Home > Holocaust~Shoah > U of Arizona seeking to reunite Holocaust families through DNA matches

U of Arizona seeking to reunite Holocaust families through DNA matches

TUCSON, Arizona (Press Release)–The DNA Shoah Project is a non-profit, humanitarian effort at the University of Arizona aiming to reunite families disrupted by the Holocaust.

We are building a database of genetic material from Shoah survivors and their immediate descendants in an attempt to match displaced relatives, provide wartime orphans and lost children with information about their biological families and eventually, when the database has reached sufficient size, assist in the identification of Holocaust-era victims whose remains continue to surface.

The project contains an educational component as well, employing current science and technology to teach the Holocaust in our schools. There is no cost to participants.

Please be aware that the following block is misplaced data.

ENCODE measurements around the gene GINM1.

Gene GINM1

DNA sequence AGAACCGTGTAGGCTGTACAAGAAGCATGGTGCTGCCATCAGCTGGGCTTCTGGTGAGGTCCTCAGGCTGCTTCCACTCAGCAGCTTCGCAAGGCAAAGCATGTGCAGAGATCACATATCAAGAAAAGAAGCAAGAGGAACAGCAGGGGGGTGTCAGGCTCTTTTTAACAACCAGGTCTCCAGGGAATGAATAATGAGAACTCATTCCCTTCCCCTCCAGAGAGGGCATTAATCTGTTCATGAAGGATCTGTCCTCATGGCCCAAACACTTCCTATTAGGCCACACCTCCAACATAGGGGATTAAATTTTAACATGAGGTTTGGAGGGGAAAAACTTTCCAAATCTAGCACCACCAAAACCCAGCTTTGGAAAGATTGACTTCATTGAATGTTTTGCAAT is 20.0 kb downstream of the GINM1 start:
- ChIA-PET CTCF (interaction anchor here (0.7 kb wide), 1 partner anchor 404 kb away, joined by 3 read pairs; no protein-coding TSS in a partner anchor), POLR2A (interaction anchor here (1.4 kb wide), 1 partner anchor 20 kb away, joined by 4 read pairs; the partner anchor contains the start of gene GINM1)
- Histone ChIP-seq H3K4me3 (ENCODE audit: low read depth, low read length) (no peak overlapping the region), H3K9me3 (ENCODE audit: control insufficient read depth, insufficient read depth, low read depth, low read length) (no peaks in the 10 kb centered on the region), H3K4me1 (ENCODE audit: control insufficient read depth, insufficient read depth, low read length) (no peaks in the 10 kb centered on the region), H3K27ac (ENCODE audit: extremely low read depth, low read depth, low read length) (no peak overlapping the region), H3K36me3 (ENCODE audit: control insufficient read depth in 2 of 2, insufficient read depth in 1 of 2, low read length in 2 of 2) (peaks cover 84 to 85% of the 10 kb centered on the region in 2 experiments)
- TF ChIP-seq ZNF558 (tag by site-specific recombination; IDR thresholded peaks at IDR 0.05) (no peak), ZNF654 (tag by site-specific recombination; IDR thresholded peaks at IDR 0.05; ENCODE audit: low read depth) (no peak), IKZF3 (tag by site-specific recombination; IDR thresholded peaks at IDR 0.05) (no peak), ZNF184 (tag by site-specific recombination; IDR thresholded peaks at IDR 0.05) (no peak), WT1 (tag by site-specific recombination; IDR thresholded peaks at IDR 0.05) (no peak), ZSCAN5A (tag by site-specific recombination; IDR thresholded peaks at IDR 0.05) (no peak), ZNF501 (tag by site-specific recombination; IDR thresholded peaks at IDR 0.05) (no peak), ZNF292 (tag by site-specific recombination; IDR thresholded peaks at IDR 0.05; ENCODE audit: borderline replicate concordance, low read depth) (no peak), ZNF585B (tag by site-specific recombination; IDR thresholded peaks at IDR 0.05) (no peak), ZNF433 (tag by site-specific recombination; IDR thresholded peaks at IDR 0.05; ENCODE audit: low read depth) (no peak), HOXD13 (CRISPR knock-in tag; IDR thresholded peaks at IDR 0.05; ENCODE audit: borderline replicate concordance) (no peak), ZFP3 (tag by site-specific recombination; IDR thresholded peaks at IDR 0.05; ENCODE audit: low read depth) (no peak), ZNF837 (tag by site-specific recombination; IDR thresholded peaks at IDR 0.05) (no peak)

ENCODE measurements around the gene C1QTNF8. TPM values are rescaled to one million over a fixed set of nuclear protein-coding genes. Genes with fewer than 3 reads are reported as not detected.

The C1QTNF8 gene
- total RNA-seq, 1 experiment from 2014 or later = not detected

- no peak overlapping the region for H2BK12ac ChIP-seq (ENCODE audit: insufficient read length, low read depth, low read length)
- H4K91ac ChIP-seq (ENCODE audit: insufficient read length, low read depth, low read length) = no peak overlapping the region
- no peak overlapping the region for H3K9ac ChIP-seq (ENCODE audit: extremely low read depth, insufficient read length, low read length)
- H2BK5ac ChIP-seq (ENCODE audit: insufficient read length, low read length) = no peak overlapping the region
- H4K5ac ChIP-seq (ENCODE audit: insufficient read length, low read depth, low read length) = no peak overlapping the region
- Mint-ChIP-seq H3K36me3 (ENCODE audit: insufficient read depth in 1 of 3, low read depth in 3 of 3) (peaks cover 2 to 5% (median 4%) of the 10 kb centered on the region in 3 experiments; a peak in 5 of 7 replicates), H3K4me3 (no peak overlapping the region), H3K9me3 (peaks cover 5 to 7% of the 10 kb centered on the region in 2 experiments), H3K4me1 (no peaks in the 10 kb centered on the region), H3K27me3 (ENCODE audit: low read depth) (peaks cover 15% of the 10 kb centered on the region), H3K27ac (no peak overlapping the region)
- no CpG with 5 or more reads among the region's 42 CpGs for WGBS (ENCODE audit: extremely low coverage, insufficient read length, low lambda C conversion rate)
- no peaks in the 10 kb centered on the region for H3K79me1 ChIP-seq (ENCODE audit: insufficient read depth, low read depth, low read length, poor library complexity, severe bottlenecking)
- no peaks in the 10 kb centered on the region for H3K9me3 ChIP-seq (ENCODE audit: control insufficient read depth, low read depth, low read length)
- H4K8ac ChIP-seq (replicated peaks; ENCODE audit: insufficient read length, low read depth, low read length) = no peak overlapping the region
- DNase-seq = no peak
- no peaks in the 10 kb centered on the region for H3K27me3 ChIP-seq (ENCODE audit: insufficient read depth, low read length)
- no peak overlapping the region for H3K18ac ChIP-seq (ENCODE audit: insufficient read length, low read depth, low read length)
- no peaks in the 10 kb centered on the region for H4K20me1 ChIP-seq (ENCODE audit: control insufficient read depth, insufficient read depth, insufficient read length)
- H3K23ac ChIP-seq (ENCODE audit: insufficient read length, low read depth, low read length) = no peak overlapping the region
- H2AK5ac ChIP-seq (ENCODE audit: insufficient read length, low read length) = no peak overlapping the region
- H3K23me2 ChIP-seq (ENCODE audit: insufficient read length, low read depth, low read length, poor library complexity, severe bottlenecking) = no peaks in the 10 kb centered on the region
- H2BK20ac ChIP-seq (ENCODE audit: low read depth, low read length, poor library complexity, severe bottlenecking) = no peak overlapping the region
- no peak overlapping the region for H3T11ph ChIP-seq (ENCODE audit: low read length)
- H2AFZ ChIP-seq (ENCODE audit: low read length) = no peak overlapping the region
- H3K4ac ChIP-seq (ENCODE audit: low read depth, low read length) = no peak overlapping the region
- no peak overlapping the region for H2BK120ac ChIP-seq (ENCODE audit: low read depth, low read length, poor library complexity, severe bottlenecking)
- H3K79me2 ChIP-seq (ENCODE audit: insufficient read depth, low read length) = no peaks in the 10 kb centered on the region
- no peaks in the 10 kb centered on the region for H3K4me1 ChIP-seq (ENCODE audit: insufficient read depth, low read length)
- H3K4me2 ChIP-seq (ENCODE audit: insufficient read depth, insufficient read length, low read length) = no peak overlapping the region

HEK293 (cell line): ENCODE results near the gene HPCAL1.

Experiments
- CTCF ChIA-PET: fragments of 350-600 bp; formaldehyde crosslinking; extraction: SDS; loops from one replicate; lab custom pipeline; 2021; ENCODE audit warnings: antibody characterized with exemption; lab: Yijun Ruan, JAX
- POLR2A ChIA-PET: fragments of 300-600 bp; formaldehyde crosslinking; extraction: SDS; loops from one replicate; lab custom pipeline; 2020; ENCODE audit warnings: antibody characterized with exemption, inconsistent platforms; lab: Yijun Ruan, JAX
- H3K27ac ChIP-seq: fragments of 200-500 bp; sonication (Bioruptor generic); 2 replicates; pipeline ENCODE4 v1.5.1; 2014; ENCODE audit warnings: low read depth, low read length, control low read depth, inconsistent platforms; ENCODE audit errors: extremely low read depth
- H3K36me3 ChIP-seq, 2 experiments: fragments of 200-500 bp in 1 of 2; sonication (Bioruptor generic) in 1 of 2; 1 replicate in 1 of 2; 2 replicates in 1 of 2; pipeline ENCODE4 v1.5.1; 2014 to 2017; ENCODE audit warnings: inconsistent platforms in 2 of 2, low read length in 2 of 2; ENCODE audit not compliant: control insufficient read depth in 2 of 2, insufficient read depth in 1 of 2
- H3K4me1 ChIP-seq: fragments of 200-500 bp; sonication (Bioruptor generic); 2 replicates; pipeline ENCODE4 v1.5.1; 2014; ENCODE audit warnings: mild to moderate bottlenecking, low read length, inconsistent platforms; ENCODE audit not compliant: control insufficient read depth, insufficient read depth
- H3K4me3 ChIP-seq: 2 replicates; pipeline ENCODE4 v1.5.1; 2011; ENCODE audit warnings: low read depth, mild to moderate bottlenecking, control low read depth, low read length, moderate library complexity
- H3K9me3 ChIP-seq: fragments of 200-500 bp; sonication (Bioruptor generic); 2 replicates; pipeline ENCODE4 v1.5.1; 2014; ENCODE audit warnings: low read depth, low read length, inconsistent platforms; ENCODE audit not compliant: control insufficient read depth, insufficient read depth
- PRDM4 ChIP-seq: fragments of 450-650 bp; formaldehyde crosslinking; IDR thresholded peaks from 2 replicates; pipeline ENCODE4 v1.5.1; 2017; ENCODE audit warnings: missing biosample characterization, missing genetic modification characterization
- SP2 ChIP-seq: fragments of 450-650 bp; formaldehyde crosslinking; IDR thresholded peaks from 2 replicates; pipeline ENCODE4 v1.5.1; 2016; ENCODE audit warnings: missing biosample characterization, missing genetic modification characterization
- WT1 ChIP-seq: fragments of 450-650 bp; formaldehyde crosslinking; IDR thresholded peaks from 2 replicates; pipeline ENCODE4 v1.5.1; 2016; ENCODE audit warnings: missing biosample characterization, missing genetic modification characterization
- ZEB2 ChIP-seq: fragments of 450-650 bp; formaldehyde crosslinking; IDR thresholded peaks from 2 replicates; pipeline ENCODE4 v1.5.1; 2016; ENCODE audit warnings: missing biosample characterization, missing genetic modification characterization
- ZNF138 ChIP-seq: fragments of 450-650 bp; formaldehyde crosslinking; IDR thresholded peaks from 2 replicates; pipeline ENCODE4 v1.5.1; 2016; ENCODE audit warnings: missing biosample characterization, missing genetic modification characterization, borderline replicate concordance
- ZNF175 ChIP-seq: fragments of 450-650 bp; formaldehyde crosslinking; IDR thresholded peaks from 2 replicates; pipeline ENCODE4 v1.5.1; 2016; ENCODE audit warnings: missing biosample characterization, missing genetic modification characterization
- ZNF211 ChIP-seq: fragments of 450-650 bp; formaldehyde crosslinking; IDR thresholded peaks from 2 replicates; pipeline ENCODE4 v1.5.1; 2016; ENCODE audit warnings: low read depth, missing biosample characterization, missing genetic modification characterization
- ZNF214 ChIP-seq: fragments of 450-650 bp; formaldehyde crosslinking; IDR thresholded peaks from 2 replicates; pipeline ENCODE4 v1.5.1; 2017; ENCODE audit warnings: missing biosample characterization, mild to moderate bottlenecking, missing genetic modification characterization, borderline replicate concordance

The project’s cofounders include Syd Mandelbaum, a scientist with a background in genetics and the son of two Holocaust survivors, and Dr. Michael Hammer, a renowned research scientist at the University of Arizona who specializes in human population genetics.

The success of our work depends on the creation of as large a database as possible. We are actively seeking DNA samples from survivors and second- and third-generation family members and we are traveling extensively to promote the project. When travel is not possible, we will send collection materials to anyone who requests them, free of charge.
The project’s web site features a short video providing an excellent overview of our efforts; the Media page of our site contains recent articles as well. Materials are currently only available in English at this time but translations are in the works.

Genealogists may be interested to know that we will again be presenting and exhibiting at this year’s IAJGS conference in Los Angeles, July 11 – 15.

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Preceding provided by the University of Arizona DNA Shoah Project

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